The Internal Revenue Service is finally issuing penalty letters to employers who failed to provide health coverage, in compliance with the employer shared responsibility provisions of the ACA, for the 2015 tax year. Some letters may describe a no coverage excise tax while others may assess an excise tax for failure to provide “adequate or affordable” coverage. The notices are catching many employers off guard because issuance of these letters was delayed several times.
Those who receive a letter describing the specific violation, could be liable for penalties ranging from $2,080 to $3,480 per affected employee, depending on the violation and the plan year involved. Regulatory experts recommend that employers refer to the data submitted on forms 1094-C and 1095-C and respond to the IRS on time, even if they don’t believe the tax is owed.
An updated model notice is now available for all employers that provide group health coverage in states with premium assistance through Medicaid, or the Children’s Health Insurance Program (CHIP), to inform employees of potential opportunities for assistance in obtaining coverage.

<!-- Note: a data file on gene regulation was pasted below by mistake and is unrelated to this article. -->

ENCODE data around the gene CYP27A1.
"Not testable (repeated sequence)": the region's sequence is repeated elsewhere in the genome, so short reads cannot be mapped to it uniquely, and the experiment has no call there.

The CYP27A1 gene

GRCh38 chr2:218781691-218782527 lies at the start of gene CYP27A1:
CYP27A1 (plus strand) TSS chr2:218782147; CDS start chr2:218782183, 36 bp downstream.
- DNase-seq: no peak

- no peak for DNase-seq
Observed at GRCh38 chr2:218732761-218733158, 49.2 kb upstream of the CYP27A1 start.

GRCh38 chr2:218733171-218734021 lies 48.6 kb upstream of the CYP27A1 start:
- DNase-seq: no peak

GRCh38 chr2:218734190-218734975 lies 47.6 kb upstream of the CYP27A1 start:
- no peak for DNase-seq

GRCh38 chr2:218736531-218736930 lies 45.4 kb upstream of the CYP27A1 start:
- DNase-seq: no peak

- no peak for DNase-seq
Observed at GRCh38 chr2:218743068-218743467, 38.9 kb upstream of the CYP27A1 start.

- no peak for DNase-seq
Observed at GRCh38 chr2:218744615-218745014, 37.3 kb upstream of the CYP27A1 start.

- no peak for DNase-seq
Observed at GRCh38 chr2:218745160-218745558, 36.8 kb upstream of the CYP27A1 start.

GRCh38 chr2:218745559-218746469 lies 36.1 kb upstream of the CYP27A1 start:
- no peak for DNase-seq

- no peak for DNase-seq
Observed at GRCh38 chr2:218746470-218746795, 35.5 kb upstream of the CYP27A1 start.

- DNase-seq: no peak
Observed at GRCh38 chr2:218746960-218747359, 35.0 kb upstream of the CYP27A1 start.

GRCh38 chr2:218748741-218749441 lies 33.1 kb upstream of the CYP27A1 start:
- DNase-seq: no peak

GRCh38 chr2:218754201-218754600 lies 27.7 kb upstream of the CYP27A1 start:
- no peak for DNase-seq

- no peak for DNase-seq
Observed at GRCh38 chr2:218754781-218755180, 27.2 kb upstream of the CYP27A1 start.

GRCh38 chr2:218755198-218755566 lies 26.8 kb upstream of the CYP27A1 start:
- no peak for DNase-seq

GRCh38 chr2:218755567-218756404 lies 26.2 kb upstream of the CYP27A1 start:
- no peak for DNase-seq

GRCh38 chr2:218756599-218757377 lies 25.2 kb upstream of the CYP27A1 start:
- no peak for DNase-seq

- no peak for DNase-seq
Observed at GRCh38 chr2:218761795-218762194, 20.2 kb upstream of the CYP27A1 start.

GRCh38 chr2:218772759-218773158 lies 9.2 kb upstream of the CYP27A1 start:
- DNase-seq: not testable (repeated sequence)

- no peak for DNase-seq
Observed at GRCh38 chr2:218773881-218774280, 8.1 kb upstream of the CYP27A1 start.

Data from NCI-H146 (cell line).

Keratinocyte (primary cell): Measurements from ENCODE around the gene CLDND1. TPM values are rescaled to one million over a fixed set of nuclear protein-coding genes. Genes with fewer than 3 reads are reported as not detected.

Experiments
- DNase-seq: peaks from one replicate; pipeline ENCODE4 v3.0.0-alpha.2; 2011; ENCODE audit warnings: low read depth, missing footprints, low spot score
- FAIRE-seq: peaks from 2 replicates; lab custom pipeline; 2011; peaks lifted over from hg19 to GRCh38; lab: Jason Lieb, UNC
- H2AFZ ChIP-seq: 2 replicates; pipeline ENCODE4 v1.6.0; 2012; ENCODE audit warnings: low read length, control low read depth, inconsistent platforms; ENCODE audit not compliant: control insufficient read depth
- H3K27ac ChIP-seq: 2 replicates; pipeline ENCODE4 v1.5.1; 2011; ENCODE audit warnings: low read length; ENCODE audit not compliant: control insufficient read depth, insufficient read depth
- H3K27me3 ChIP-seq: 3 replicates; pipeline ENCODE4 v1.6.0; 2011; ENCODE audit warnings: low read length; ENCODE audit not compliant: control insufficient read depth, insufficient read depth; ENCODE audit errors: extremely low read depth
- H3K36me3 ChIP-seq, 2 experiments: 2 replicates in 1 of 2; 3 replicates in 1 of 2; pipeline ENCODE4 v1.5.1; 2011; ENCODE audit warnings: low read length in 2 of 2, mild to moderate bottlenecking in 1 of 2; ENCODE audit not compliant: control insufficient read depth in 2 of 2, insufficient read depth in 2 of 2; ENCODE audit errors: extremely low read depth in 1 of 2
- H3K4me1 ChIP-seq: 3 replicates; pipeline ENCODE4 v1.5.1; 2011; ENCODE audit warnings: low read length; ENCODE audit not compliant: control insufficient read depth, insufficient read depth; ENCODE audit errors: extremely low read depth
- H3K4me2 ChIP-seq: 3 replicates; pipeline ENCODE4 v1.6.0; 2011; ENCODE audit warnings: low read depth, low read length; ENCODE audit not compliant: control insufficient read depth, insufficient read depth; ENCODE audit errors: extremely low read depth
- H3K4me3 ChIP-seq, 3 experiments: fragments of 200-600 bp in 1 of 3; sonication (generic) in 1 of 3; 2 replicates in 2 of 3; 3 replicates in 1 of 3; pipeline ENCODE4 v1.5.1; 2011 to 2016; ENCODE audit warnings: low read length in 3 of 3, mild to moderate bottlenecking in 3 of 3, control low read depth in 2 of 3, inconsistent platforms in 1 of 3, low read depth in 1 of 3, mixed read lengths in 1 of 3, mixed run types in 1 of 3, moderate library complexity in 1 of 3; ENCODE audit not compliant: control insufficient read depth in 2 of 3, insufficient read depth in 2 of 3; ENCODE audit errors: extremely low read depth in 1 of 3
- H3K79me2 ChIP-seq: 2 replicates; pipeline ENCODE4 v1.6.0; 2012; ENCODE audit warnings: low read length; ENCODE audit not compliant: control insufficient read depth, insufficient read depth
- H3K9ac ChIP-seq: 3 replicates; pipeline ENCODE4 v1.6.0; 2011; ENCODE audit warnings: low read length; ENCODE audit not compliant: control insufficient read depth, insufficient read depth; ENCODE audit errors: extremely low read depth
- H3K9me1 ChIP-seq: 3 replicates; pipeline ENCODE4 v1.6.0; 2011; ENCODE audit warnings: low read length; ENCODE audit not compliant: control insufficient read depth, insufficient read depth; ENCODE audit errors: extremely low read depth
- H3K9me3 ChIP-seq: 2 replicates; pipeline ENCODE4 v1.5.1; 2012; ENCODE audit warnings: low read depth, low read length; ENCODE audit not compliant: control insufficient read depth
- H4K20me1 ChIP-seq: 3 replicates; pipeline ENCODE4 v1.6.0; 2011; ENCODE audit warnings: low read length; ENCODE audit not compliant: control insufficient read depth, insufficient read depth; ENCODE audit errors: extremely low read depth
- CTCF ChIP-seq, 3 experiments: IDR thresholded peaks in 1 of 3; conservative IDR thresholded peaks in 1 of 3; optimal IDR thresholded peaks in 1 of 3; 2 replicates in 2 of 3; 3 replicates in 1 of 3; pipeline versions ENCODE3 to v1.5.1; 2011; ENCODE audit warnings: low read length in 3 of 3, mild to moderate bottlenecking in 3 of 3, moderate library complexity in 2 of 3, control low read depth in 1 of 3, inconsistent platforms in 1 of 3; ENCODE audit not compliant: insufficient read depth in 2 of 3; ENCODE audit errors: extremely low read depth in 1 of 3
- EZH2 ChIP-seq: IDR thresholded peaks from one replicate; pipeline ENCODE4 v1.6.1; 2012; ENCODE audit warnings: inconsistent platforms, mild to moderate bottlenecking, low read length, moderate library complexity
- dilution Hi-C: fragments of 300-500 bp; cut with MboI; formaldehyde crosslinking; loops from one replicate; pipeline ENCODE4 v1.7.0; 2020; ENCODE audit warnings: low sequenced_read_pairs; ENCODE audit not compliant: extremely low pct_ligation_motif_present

The employer CHIP notice must be furnished to all employees annually before the start of each plan year. An employer may provide the notice concurrent with the furnishing of:
- Materials notifying the employee of health plan eligibility;
- Materials provided to the employee in connection with an open season or election process conducted under the plan; or
- The summary plan description.
The updated model notice includes information on how employees can contact their state for additional information and how to apply for premium assistance, with information current as of January 31, 2016.
Check out our Benefits Notices Calendar to learn about other federal notice requirements and to download additional model notices available for employers and group health plans.
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Even though the Affordable Care Act will provide access to health coverage for millions of Americans who were previously uninsured, many say there is no guarantee they will actually get to see a health care provider when they want to. Shortages of doctors and nurses already exist and the addition of more covered patients is sure to make the situation even tougher. Continue reading